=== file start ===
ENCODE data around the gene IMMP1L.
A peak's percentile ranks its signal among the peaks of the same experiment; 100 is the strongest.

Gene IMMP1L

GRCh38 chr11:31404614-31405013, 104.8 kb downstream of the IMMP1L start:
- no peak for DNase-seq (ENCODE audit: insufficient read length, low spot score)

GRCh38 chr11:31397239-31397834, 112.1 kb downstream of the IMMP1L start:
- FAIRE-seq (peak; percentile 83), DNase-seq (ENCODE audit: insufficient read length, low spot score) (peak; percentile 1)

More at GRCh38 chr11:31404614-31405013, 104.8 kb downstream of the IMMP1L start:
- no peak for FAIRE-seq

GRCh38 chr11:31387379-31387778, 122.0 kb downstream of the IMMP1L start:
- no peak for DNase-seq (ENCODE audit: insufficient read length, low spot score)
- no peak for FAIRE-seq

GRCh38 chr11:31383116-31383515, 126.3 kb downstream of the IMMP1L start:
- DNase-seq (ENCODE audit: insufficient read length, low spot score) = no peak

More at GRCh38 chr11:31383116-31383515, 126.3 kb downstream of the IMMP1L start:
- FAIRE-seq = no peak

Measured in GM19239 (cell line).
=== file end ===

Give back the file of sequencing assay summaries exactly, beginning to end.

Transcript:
ENCODE data around the gene IMMP1L.
A peak's percentile ranks its signal among the peaks of the same experiment; 100 is the strongest.

Gene IMMP1L

GRCh38 chr11:31404614-31405013, 104.8 kb downstream of the IMMP1L start:
- no peak for DNase-seq (ENCODE audit: insufficient read length, low spot score)

GRCh38 chr11:31397239-31397834, 112.1 kb downstream of the IMMP1L start:
- FAIRE-seq (peak; percentile 83), DNase-seq (ENCODE audit: insufficient read length, low spot score) (peak; percentile 1)

More at GRCh38 chr11:31404614-31405013, 104.8 kb downstream of the IMMP1L start:
- no peak for FAIRE-seq

GRCh38 chr11:31387379-31387778, 122.0 kb downstream of the IMMP1L start:
- no peak for DNase-seq (ENCODE audit: insufficient read length, low spot score)
- no peak for FAIRE-seq

GRCh38 chr11:31383116-31383515, 126.3 kb downstream of the IMMP1L start:
- DNase-seq (ENCODE audit: insufficient read length, low spot score) = no peak

More at GRCh38 chr11:31383116-31383515, 126.3 kb downstream of the IMMP1L start:
- FAIRE-seq = no peak

Measured in GM19239 (cell line).